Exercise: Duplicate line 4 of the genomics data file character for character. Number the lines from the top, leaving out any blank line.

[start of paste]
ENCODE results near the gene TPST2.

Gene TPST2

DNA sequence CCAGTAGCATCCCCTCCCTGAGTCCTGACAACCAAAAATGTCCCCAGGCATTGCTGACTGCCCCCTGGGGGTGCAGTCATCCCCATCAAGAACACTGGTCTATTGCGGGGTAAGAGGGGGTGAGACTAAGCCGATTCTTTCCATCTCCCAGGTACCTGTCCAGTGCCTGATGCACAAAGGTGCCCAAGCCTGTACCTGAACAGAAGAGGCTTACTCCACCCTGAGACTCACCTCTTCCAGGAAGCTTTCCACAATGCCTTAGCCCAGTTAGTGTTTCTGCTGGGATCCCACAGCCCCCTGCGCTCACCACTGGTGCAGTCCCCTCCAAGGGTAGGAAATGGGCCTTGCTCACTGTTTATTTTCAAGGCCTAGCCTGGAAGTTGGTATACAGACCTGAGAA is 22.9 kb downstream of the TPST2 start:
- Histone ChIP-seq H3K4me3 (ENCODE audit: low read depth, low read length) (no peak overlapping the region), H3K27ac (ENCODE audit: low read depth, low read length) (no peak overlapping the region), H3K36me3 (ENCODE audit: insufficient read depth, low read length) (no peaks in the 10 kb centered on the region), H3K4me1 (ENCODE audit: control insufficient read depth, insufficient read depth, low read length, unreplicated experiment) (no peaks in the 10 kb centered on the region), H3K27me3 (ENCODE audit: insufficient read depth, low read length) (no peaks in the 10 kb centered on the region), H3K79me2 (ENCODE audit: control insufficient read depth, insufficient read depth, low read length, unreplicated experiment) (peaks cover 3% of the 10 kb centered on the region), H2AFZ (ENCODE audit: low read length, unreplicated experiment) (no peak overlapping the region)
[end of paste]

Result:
- Histone ChIP-seq H3K4me3 (ENCODE audit: low read depth, low read length) (no peak overlapping the region), H3K27ac (ENCODE audit: low read depth, low read length) (no peak overlapping the region), H3K36me3 (ENCODE audit: insufficient read depth, low read length) (no peaks in the 10 kb centered on the region), H3K4me1 (ENCODE audit: control insufficient read depth, insufficient read depth, low read length, unreplicated experiment) (no peaks in the 10 kb centered on the region), H3K27me3 (ENCODE audit: insufficient read depth, low read length) (no peaks in the 10 kb centered on the region), H3K79me2 (ENCODE audit: control insufficient read depth, insufficient read depth, low read length, unreplicated experiment) (peaks cover 3% of the 10 kb centered on the region), H2AFZ (ENCODE audit: low read length, unreplicated experiment) (no peak overlapping the region)